Rivers crisis: Secondus, Omehia, 1 other prominent Gov Fubara’s supporters lose bid to attend PDP’s meetings

On Thursday, the Federal High Court in Abuja dismissed appeals by former PDP Chairman Uche Secondus and two others seeking to overturn an order prohibiting them from attending party leadership meetings.

According to News24 Nigeria, the injunction also affected Celestine Omehia, the dismissed Governor of Rivers, and Austin Opara, the Deputy Speaker of the House of Representatives.

The trio are strong supporters of Rivers Governor Siminalayi Fubara, who is at odds with his predecessor, Nyesom Wike, over control of PDP structures in the big oil-producing state.

However, Justice Inyang Ekwo, in separate judgments, denied the three distinct applications filed by the trio on the grounds that their motions for stay of implementation of the order were wrongfully filed and hence incompetent.

NAN reports that the judge had, on April 5, issued ex-parte orders, which among others, restrain the three PDP chieftains from attending any meeting of the National Executive Committee (NEC) and/or Board of Trustees (BoT) of the party.

Justice Ekwo restrained them from participating in deliberations or proceedings of the meetings in any manner pending the hearing and determination of the substantive suit.

The restraining orders were made in relation to three substantive suits filed against the three chieftains of the PDP by some members of the party in Rivers State.

NAN reports that the suit against Secondus and seven others, marked: FHC/ABJ/CS/440/2024 was filed by Titus Jones.

The second against Omehia and five others, marked: FHC/ABJ/CS/436/2024 was filed by Precious Wobisike, while the third, marked: FHC/ABJ/CS/438/2024 against Opara and seven others, was filed by Chisa Amadi.

Secondus, Omehia and Opara had applied that the execution of the orders be stayed pending the determination of the appeals they filed, challenging the ex-parte orders.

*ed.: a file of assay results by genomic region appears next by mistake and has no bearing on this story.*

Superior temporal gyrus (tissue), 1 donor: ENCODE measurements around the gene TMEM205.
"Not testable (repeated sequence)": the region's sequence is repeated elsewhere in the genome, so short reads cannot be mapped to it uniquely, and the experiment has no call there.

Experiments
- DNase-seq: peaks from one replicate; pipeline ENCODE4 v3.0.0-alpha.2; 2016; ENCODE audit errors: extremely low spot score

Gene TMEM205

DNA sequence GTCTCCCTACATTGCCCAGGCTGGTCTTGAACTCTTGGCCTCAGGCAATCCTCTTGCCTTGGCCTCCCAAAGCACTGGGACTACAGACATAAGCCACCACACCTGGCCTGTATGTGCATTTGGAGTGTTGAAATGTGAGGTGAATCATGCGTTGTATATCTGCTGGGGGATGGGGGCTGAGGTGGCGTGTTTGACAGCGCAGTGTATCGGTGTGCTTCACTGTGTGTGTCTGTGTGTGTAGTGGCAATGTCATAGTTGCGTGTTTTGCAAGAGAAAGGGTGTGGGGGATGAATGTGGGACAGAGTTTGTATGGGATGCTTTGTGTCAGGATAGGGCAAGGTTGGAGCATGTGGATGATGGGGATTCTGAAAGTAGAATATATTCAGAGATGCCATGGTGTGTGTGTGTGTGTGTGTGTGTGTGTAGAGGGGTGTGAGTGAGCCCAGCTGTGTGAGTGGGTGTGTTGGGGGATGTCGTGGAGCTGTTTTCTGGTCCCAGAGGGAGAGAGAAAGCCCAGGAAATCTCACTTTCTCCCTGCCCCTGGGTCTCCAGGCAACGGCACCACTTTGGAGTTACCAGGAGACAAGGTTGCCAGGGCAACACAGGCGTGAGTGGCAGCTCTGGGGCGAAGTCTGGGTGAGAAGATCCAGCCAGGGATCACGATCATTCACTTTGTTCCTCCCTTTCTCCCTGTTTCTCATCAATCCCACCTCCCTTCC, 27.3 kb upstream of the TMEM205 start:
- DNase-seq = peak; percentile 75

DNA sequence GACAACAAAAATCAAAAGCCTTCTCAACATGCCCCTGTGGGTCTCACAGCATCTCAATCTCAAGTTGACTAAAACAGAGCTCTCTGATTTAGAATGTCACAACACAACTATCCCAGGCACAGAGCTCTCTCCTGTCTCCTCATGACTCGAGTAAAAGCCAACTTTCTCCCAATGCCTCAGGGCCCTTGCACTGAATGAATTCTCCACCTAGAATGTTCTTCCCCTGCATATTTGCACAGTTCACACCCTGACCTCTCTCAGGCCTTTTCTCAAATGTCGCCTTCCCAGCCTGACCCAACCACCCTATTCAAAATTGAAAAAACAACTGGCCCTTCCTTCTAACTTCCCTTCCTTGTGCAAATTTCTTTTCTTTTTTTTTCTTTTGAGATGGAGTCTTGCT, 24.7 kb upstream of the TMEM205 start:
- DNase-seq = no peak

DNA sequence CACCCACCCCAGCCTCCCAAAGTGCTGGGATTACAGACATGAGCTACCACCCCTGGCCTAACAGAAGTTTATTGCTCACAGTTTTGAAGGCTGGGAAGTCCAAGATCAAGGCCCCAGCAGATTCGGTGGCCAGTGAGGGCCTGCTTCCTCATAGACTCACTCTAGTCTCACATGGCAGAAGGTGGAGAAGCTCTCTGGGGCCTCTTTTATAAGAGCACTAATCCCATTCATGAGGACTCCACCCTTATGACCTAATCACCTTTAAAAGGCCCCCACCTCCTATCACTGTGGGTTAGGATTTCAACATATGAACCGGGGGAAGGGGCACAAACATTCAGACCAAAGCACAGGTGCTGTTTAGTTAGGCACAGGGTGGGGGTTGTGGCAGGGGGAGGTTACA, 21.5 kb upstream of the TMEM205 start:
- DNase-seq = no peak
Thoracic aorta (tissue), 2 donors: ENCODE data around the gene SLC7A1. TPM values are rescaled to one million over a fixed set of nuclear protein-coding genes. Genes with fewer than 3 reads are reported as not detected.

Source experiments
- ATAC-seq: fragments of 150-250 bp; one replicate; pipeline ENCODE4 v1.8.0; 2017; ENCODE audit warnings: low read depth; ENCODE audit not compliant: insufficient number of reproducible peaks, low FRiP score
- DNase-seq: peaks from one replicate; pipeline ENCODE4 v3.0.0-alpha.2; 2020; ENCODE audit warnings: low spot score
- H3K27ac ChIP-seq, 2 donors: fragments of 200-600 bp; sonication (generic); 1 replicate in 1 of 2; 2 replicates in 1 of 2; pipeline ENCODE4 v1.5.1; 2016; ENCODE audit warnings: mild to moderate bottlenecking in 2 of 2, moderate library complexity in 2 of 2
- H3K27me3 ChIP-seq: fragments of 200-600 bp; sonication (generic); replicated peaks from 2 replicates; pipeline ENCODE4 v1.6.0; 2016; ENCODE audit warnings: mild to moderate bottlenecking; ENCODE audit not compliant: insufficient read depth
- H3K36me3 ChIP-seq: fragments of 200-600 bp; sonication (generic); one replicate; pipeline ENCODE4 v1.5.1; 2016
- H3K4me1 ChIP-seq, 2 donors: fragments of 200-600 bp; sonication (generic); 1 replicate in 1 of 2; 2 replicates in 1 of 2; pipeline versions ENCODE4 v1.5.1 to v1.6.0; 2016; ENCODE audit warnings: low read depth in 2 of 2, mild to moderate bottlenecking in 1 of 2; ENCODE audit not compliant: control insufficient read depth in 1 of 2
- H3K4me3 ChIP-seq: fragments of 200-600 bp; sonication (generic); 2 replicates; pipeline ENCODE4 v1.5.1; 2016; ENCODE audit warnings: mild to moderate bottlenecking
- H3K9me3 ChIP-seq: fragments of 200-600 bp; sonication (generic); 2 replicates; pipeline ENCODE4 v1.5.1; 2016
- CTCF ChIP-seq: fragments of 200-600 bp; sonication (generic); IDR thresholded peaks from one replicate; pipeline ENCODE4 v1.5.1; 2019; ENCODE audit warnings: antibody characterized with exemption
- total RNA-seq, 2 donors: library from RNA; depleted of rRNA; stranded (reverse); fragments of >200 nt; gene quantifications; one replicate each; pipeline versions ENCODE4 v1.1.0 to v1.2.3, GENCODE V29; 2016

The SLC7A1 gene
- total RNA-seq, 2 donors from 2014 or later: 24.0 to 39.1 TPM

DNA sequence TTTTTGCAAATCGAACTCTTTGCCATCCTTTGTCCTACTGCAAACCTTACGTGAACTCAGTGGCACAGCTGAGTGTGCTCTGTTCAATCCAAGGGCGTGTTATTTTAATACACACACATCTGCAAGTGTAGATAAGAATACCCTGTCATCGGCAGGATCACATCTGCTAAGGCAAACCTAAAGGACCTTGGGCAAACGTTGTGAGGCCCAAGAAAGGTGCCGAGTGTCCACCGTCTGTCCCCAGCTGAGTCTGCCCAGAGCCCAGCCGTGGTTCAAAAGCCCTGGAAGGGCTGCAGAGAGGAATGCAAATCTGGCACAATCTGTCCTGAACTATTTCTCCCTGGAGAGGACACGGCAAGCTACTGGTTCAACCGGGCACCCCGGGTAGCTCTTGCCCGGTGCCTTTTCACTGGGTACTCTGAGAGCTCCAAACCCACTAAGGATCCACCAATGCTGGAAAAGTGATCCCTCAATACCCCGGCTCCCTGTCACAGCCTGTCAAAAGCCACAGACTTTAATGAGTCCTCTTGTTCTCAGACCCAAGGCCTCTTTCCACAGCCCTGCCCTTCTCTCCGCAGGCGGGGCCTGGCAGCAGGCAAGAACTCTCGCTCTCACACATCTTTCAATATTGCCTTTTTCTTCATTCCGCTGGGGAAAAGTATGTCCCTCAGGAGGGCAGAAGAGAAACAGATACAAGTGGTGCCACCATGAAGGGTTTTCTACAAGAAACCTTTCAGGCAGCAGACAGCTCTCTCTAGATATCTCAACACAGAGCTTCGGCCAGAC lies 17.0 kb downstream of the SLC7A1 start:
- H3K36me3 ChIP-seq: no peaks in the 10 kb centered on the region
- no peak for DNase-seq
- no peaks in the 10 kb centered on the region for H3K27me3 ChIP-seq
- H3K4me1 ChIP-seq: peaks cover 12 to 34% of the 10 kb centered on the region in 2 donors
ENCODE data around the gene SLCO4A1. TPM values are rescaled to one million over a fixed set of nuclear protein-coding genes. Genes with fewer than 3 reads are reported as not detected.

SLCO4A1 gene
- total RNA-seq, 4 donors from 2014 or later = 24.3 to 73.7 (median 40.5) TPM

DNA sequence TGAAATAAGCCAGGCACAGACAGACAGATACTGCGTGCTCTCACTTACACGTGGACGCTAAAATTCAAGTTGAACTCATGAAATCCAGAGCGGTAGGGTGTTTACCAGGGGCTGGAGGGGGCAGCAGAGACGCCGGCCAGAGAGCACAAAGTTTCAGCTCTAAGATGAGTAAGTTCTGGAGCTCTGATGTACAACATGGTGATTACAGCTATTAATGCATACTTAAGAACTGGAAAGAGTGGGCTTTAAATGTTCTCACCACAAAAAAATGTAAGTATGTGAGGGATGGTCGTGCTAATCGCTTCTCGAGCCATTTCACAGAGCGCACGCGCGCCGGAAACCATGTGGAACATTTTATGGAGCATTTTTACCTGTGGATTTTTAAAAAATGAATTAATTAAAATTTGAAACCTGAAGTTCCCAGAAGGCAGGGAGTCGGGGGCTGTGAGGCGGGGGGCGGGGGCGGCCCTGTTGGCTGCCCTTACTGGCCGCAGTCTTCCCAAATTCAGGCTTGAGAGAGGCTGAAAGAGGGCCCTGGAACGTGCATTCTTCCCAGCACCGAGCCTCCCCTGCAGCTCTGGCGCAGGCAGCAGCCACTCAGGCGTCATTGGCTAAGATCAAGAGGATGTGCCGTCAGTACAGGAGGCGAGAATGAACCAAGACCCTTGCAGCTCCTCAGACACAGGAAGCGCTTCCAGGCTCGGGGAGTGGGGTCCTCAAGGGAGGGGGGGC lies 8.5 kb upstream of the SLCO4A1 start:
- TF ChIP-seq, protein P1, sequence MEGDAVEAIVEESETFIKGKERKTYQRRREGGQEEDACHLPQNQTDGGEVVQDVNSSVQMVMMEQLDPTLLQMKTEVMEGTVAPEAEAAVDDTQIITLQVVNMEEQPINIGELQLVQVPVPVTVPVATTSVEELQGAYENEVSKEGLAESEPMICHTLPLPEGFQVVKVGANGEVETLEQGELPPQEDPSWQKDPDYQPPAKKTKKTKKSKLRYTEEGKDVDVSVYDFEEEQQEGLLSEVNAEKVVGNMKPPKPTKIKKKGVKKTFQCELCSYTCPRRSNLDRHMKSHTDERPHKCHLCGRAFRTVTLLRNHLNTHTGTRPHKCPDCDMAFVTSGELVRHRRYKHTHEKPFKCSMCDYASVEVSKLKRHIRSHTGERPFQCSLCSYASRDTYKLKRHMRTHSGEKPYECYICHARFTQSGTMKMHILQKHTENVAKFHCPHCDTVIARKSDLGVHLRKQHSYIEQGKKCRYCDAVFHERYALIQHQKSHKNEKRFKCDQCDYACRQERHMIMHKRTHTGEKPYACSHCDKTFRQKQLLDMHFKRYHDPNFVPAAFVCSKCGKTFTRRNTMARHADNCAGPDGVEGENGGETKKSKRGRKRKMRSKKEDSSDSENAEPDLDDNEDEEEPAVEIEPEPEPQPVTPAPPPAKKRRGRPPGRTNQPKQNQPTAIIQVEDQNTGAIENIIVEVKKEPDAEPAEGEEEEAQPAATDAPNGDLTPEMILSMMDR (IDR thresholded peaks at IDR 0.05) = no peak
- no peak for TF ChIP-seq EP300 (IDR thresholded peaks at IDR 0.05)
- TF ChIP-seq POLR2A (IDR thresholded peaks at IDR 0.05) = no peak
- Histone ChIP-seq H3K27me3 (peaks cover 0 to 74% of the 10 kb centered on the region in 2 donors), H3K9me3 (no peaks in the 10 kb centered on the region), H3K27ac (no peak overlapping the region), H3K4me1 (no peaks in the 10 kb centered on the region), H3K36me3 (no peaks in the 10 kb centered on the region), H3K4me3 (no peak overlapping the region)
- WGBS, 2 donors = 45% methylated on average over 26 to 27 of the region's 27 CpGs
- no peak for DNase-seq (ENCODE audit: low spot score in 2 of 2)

In the three different rulings on Thursday, Justice Ekwo described the applications as incompetent.

He held that under Order 26(9)(1) of the Federal High Court (Civil Procedure) Rules (FHCCPR) 2019, what Secondus, Omehia and Opara ought to do was to apply to the court to either vary or discharge the orders, not to apply for stay.

The judge said: “By Order 26 (9) (1) of the FHCCPR 2019, it is provided that where an order is made on a motion ex -parte, any person affected by it may, within seven days after service of it, or within such further time as the court shall allow, apply to the court by motion to vary or discharge it.

“The first defendant/applicant ought to have familiarise himself with the provisions of the rules of this court before embarking on this course.

“What any person, who is affected by ex-parte order of the Federal High Court has to do is provided for in Order 26(9)(1) of the FHCCPR 2019.

“There is no law which provides for appeal against ex-parte order of the Federal High Court.

“It is trite that where there is no law in support of a process or action such process or action is considered as abuse of process of court.

“I find that there is no iota of law in support of this application and I so hold.

“The consequence thereof also has been stated by the court in a very steady manner.

“I therefore make an order dismissing this application for being an abuse of process of this court,” Justice Ekwo said in the ruling on the application by Secondus.

Justice Ekwo reached the same conclusions in respect of similar applications by Omehia and Opara.

The judge then adjourned until April 25 for hearing of a pending motions on notice for interim injunctions filed by the plaintiffs in the three cases.

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